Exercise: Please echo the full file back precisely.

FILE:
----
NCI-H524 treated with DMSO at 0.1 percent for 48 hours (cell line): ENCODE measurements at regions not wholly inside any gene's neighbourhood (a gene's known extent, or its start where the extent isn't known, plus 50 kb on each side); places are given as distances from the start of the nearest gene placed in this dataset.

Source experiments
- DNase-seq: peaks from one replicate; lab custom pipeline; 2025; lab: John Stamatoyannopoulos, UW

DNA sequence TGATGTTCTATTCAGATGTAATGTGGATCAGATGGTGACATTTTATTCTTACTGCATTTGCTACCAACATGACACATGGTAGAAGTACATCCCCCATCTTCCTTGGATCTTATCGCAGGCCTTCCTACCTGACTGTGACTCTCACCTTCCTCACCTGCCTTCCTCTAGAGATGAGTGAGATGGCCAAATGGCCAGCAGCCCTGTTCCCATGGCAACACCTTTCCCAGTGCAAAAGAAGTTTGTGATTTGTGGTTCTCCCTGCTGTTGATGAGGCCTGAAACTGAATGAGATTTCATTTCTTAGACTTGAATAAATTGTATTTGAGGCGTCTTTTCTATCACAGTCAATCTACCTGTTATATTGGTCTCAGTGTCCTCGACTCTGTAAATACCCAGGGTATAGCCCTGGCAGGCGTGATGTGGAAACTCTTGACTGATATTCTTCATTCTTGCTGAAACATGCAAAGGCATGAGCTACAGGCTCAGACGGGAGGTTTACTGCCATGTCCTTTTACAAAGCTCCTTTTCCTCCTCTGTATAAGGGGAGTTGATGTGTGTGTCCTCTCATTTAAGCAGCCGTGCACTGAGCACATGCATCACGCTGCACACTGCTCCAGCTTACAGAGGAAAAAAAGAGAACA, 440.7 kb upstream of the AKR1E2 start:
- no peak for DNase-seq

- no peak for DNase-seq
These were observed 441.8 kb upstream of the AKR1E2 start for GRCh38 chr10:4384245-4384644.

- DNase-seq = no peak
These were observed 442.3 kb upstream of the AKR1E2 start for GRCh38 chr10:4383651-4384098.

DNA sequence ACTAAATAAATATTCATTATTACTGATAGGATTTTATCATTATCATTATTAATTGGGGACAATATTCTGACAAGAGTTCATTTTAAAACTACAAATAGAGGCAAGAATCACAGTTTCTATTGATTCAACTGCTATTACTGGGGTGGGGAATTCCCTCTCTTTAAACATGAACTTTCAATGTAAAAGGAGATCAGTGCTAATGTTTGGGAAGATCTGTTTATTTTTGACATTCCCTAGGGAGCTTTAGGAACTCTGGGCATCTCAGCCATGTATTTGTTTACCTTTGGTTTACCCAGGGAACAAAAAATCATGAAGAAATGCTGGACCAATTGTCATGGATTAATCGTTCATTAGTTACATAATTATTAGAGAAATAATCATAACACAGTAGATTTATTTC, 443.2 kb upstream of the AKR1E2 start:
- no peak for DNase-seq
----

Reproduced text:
NCI-H524 treated with DMSO at 0.1 percent for 48 hours (cell line): ENCODE measurements at regions not wholly inside any gene's neighbourhood (a gene's known extent, or its start where the extent isn't known, plus 50 kb on each side); places are given as distances from the start of the nearest gene placed in this dataset.

Source experiments
- DNase-seq: peaks from one replicate; lab custom pipeline; 2025; lab: John Stamatoyannopoulos, UW

DNA sequence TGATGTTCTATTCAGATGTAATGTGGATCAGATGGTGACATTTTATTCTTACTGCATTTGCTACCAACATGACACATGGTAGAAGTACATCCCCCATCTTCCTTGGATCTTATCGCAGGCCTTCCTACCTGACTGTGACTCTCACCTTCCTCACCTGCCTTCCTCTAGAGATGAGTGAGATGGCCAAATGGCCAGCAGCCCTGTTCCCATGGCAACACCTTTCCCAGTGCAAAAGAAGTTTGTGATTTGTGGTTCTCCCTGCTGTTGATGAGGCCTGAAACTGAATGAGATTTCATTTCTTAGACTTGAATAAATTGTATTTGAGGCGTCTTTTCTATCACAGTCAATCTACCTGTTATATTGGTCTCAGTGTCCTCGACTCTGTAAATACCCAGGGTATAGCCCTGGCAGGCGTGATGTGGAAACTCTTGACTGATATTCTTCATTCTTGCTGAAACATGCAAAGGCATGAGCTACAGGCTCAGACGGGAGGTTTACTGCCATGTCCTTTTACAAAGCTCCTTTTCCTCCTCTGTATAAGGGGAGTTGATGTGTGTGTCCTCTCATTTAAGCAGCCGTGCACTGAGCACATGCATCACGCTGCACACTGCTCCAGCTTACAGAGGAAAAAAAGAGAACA, 440.7 kb upstream of the AKR1E2 start:
- no peak for DNase-seq

- no peak for DNase-seq
These were observed 441.8 kb upstream of the AKR1E2 start for GRCh38 chr10:4384245-4384644.

- DNase-seq = no peak
These were observed 442.3 kb upstream of the AKR1E2 start for GRCh38 chr10:4383651-4384098.

DNA sequence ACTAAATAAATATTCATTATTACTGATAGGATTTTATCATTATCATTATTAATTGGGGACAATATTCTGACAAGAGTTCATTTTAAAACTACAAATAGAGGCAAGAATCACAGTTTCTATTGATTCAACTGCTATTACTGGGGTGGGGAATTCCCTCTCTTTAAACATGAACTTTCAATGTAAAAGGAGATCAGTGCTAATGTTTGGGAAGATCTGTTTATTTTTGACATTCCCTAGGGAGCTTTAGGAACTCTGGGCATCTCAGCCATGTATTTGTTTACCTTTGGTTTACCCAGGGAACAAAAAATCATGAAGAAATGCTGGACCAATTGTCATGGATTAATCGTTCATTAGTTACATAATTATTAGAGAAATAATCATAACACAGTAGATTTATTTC, 443.2 kb upstream of the AKR1E2 start:
- no peak for DNase-seq